Arcola Broom Corn Festival by Michael Clark
Col. John Cofer planted the first field of Broom Corn in Arcola in 1859. By the end of the 19th Century Arcola found itself at the center of the broom corn industry. Broom corn was the primary crop grown in the area until the mid 1920s. Arcola remained home to some of the largest brokers involved in the broom corn trade, including Thomas Monahan. Titled as the “Broom Corn Capital of the world,” Arcola is still has significant ties to the industry. Thomas Monahan’s sons are still actively involved in the broom and brush industry today and were joined in 1956 by the Libman Company, producers of numerous household products including brooms and mops.
Every fall since 1972, the Broom Corn Festival has been celebrated in downtown Arcola. The Festival was a reincarnation of the former Homecoming Festival that had long been retired. Recognized by the Champaign News Gazette as Central Illinois’ Best Festival, crowds of 60,000 descend upon Arcola’s Main Street every year for the festival. Attendees enjoy the National Sweeping Contest on Friday, enjoy live entertainment, view over 150 vendors, run in the 5 and 10k races, enjoy the parade and a variety of other activities throughout the weekend.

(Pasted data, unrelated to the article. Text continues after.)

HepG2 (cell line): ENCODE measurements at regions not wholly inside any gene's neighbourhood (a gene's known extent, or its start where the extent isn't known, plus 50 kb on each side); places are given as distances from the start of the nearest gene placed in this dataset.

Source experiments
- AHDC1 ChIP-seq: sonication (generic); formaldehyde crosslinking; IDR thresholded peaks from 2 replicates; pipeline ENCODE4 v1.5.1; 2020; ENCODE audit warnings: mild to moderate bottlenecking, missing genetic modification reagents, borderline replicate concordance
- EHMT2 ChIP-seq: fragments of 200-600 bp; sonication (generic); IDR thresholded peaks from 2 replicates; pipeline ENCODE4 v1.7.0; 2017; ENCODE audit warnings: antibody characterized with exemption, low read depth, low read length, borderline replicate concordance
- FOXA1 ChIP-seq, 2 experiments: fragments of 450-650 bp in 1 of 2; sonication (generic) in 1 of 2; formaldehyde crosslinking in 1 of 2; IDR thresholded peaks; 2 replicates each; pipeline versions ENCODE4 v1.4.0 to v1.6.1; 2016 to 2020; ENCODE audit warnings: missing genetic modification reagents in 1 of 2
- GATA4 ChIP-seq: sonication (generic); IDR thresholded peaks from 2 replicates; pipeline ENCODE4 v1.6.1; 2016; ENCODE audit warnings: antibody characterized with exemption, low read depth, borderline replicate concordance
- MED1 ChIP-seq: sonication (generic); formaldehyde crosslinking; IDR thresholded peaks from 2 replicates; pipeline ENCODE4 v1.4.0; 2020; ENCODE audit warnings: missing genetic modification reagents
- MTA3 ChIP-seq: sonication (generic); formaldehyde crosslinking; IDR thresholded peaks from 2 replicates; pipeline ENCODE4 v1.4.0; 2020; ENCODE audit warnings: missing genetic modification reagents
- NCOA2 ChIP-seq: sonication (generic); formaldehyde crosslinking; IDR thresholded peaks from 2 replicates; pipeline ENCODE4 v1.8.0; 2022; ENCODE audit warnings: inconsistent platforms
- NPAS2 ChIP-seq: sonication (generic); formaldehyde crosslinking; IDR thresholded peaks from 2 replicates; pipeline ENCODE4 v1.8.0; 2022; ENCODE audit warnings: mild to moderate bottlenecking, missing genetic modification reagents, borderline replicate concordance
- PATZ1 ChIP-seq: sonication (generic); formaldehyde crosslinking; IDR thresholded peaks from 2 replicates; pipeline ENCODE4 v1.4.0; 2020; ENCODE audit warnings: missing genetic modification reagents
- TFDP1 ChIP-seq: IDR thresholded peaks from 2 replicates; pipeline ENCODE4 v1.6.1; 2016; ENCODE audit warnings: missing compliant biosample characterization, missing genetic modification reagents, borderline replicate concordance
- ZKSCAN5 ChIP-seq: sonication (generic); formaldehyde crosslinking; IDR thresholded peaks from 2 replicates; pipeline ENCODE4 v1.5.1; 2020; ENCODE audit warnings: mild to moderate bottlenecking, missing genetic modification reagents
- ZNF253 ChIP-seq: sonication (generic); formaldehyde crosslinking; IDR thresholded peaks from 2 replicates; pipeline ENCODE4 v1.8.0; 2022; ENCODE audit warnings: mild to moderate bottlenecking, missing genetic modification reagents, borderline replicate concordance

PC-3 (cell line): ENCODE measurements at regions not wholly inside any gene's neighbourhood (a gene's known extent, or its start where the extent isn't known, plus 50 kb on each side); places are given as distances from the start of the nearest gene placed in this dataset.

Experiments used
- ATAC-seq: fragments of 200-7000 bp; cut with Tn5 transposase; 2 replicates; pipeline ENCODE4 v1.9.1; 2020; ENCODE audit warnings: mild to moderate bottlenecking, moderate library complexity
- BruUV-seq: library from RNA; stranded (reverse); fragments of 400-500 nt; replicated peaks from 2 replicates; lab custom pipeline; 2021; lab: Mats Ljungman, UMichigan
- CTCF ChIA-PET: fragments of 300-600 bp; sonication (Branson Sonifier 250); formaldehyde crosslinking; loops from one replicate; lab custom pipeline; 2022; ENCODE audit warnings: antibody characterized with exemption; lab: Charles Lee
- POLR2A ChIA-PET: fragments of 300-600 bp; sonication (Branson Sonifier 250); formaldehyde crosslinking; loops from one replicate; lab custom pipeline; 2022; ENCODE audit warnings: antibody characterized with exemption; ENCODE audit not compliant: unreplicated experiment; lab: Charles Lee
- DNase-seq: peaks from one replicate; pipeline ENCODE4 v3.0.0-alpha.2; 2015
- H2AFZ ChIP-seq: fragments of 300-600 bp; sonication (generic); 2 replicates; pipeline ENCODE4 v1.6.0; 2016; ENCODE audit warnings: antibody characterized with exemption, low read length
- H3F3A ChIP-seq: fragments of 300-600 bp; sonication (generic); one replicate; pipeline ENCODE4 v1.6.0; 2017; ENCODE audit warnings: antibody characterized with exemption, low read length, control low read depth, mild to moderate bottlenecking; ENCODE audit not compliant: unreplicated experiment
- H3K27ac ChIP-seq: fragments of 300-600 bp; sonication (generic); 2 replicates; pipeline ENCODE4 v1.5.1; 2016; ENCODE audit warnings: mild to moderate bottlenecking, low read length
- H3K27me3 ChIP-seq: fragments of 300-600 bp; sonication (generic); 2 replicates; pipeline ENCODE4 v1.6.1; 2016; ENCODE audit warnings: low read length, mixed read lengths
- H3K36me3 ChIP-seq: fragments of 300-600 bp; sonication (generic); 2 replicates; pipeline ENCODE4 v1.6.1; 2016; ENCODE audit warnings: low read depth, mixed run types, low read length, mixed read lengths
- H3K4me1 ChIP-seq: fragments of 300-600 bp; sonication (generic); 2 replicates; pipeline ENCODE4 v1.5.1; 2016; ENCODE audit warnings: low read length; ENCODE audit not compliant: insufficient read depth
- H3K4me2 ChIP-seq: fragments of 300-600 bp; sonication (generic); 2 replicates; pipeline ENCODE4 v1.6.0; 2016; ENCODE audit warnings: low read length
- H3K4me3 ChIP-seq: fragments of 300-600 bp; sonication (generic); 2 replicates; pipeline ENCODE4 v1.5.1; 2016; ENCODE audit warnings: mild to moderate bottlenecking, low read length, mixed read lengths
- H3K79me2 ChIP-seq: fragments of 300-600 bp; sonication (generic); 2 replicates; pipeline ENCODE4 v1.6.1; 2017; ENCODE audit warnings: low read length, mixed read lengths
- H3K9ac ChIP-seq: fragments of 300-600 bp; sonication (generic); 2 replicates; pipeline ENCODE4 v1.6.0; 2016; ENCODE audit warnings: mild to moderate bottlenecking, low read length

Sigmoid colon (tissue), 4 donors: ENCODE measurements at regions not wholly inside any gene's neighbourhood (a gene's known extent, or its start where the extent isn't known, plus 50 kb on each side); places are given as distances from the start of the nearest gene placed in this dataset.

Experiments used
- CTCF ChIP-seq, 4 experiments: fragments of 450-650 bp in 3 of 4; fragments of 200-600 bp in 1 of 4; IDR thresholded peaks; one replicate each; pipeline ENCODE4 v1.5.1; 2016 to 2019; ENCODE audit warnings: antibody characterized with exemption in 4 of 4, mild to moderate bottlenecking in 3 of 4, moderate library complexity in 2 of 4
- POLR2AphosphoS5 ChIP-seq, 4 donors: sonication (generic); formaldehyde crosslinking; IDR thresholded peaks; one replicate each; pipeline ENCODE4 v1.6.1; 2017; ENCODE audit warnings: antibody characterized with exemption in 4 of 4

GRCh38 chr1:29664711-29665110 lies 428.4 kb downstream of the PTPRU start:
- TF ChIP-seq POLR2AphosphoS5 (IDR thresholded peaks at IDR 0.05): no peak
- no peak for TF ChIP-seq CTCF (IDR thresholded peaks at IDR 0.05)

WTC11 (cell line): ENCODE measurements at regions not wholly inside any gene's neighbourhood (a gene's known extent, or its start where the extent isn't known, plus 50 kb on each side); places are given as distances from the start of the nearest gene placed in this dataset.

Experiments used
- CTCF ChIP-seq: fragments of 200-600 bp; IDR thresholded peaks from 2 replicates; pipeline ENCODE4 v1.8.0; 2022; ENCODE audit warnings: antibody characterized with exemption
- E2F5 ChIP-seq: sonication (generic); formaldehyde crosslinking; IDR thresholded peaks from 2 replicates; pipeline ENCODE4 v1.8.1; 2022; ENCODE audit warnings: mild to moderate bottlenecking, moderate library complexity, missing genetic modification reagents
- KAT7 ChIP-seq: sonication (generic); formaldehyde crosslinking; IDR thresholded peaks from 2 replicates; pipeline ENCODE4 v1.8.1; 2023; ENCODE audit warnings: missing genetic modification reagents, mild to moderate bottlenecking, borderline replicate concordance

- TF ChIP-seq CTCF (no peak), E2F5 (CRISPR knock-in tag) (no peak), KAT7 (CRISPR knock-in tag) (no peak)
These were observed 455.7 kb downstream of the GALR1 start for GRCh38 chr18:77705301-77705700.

Michael Clark was born and raised in Monmouth, IL and now calls Aledo home. He started painting signs in 1983 after his friend asked him to letter a truck. The artistic minded Clark purchased some brushes, supplies and a book from the Dick Blick art store in Galesburg. Since that time, Michael has expanded his artistic sign business and has created a number of pieces of fine art. In 1992, he joined a group called the “Letterheads,” which led to his early participation in Walldog meets. Since that time, Michael has been the project leader at numerous meets and was the event coordinator for the Western Illinois Wallbash meet in his hometown of Aledo in 2005.